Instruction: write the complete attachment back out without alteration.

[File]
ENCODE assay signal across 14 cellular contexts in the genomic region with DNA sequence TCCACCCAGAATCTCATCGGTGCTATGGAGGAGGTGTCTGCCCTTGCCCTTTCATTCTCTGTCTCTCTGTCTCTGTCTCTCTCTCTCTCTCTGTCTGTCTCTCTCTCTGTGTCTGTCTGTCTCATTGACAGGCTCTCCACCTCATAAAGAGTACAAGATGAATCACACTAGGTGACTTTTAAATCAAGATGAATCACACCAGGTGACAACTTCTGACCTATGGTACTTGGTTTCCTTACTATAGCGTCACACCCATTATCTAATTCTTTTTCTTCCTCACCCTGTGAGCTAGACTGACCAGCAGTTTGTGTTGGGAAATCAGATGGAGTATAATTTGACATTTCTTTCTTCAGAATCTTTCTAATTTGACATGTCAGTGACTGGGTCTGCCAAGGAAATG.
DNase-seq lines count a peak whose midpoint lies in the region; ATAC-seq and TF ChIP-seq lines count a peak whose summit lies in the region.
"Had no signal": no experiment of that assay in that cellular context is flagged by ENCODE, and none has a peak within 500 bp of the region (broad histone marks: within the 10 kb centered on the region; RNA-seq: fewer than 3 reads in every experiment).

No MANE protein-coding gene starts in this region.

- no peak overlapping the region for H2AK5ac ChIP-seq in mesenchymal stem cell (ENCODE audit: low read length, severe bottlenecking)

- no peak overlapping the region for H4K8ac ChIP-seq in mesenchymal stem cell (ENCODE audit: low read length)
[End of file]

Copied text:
ENCODE assay signal across 14 cellular contexts in the genomic region with DNA sequence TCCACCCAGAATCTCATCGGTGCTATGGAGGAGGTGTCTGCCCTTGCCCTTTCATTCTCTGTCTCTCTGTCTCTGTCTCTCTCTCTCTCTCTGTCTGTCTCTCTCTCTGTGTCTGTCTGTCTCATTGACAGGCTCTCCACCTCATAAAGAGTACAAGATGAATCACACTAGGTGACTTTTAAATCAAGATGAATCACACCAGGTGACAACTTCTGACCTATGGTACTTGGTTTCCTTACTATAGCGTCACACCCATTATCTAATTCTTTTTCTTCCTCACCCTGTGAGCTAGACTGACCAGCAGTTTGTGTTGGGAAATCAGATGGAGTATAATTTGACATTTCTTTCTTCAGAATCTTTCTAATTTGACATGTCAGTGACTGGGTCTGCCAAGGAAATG.
DNase-seq lines count a peak whose midpoint lies in the region; ATAC-seq and TF ChIP-seq lines count a peak whose summit lies in the region.
"Had no signal": no experiment of that assay in that cellular context is flagged by ENCODE, and none has a peak within 500 bp of the region (broad histone marks: within the 10 kb centered on the region; RNA-seq: fewer than 3 reads in every experiment).

No MANE protein-coding gene starts in this region.

- no peak overlapping the region for H2AK5ac ChIP-seq in mesenchymal stem cell (ENCODE audit: low read length, severe bottlenecking)

- no peak overlapping the region for H4K8ac ChIP-seq in mesenchymal stem cell (ENCODE audit: low read length)